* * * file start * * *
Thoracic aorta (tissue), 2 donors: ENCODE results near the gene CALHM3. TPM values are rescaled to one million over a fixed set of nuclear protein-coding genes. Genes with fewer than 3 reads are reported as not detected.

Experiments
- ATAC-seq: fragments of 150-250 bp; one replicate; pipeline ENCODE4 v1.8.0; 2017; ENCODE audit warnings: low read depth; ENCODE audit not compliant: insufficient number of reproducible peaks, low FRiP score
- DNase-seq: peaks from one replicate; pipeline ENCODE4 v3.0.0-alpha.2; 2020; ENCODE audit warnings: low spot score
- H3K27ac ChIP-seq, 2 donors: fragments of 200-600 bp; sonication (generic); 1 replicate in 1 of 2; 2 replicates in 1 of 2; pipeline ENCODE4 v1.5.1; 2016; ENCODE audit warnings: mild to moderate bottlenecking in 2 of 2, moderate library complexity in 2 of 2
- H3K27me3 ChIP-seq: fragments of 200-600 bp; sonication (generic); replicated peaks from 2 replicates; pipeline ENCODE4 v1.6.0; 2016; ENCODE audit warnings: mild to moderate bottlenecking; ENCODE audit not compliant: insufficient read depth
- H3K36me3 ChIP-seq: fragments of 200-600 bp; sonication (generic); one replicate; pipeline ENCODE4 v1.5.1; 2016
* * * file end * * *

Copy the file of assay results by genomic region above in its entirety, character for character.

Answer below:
Thoracic aorta (tissue), 2 donors: ENCODE results near the gene CALHM3. TPM values are rescaled to one million over a fixed set of nuclear protein-coding genes. Genes with fewer than 3 reads are reported as not detected.

Experiments
- ATAC-seq: fragments of 150-250 bp; one replicate; pipeline ENCODE4 v1.8.0; 2017; ENCODE audit warnings: low read depth; ENCODE audit not compliant: insufficient number of reproducible peaks, low FRiP score
- DNase-seq: peaks from one replicate; pipeline ENCODE4 v3.0.0-alpha.2; 2020; ENCODE audit warnings: low spot score
- H3K27ac ChIP-seq, 2 donors: fragments of 200-600 bp; sonication (generic); 1 replicate in 1 of 2; 2 replicates in 1 of 2; pipeline ENCODE4 v1.5.1; 2016; ENCODE audit warnings: mild to moderate bottlenecking in 2 of 2, moderate library complexity in 2 of 2
- H3K27me3 ChIP-seq: fragments of 200-600 bp; sonication (generic); replicated peaks from 2 replicates; pipeline ENCODE4 v1.6.0; 2016; ENCODE audit warnings: mild to moderate bottlenecking; ENCODE audit not compliant: insufficient read depth
- H3K36me3 ChIP-seq: fragments of 200-600 bp; sonication (generic); one replicate; pipeline ENCODE4 v1.5.1; 2016